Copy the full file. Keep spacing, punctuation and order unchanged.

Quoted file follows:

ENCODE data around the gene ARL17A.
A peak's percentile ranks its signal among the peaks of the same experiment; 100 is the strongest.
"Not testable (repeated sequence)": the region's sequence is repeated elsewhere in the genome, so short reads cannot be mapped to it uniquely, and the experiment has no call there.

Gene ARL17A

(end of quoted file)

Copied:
ENCODE data around the gene ARL17A.
A peak's percentile ranks its signal among the peaks of the same experiment; 100 is the strongest.
"Not testable (repeated sequence)": the region's sequence is repeated elsewhere in the genome, so short reads cannot be mapped to it uniquely, and the experiment has no call there.

Gene ARL17A